The Effect Of Carriers On World War 2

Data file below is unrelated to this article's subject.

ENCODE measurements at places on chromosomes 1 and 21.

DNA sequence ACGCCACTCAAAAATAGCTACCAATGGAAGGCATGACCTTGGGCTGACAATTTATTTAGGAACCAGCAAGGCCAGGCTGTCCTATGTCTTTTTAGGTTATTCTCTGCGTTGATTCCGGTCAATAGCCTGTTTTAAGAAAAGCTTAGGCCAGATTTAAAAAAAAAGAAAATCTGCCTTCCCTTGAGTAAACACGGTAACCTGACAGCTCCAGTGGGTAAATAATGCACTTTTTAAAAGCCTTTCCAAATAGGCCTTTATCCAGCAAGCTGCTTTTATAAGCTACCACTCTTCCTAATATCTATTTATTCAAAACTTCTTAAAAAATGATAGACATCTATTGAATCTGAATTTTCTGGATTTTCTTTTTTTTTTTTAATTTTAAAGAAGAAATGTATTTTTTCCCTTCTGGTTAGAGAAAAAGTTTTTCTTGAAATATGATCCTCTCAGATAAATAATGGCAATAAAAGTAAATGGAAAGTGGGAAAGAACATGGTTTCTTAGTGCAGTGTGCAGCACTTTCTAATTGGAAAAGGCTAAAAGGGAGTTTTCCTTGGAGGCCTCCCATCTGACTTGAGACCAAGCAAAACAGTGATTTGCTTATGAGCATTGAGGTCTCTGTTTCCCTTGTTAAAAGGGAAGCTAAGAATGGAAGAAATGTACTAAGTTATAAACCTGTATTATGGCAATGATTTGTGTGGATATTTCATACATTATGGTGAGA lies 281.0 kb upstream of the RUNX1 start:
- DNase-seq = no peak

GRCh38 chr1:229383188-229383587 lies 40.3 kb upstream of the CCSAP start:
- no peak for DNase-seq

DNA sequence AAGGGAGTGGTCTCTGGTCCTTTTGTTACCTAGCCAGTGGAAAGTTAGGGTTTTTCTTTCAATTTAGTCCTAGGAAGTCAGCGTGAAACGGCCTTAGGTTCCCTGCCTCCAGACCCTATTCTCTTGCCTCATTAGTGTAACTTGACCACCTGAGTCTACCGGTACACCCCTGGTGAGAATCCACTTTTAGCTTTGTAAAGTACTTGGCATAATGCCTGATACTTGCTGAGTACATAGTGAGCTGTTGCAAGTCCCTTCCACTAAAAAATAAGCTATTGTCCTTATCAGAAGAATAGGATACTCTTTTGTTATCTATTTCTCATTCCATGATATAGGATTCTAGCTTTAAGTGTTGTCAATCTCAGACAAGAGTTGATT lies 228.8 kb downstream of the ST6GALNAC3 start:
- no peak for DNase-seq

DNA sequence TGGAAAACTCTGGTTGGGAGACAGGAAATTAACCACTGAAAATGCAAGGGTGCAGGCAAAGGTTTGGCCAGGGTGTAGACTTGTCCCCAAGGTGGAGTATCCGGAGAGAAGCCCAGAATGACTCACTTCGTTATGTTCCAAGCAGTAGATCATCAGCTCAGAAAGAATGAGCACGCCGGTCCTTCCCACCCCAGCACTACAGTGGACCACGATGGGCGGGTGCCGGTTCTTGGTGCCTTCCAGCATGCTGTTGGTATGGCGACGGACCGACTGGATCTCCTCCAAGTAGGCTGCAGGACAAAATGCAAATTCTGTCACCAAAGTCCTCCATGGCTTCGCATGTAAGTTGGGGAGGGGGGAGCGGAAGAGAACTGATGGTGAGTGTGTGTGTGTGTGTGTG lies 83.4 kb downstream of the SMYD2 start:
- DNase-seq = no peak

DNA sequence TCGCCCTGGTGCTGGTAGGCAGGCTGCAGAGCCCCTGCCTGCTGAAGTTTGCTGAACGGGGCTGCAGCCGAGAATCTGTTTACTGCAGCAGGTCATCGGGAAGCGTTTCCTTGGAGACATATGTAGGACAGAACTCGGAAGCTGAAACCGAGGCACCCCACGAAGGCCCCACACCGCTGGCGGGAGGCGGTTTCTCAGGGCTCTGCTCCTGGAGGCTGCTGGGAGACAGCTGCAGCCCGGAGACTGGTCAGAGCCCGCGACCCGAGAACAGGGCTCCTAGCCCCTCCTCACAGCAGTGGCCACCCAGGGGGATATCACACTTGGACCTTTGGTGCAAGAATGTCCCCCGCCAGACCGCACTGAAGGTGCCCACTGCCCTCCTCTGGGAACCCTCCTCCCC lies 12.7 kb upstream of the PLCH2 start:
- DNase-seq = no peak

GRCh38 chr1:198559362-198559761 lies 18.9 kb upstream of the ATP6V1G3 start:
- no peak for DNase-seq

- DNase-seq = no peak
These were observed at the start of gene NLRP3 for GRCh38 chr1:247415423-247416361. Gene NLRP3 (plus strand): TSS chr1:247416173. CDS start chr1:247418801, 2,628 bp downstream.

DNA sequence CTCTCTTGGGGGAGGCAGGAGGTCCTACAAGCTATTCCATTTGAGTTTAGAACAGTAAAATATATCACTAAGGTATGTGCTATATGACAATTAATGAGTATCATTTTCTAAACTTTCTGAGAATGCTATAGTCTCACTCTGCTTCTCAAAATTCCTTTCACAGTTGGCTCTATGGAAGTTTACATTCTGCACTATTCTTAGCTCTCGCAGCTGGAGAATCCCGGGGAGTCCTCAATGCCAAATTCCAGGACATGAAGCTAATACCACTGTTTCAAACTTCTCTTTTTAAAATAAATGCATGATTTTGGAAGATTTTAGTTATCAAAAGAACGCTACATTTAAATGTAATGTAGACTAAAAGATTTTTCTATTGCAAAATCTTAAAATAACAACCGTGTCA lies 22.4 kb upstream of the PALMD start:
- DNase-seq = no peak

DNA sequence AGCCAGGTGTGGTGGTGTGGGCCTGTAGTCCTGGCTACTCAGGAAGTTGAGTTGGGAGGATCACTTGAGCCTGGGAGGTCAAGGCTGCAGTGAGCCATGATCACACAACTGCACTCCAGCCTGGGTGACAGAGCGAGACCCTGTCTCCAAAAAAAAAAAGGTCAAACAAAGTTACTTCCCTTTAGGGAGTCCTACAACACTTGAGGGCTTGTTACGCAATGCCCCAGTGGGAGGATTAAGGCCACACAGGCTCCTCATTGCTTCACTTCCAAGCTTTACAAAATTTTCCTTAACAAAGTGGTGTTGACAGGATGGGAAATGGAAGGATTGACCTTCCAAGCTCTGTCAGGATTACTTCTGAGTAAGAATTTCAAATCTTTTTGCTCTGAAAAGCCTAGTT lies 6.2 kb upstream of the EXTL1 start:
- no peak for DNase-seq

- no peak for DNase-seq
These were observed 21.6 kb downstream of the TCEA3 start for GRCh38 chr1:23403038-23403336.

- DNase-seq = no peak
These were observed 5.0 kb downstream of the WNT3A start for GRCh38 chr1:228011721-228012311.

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Aircraft Carriers and World War Two World War One had resulted in more innovations in naval technology, including the invention of the aircraft carrier. At the time, its inventors, the British, did not see the aircraft carrier as anything more than a scout for the queen of the seas at the time, the battleship. However, they did not foresee that within 30 years, the aircraft carrier would have helped win the greatest conflict in human history, World War Two. During the short period of peace between the two world wars, three nations, Japan, Great Britain, and the United States, would continue to experiment with the aircraft carriers. The future Allied nations, Great Britain and the United States, made the most progress in aircraft carrier innovation. These innovations led to their victory in World War Two, and for the United States, the status of “superpower” in the world for the next 65 years. The Allies’ advantage with aircraft carriers in World War II helped turn the tide against the Axis and lead to the development of the aircraft carrier as a strategic weapon and the ultimate symbol of power projection in our world today. The formations for United States carrier power came at the Washington Naval Conference of 1922. This was the first arms limitation conference in history, with the United States, Britain, France, Italy, and Japan participating. The main goal of this conference was to set limitations on battleships, with carriers being just a minor discussion. However, it was carriers that would determine the course of the next war, not battleships. The current naval doctrine before World War Two was to get the battleships in close enough to strike the death blow to the enemy’s battleships. Aircraft carriers were seen as scouts to direct the fire of the battleships. Innovations were made to improve the carrier so that it could be a lethal weapon.

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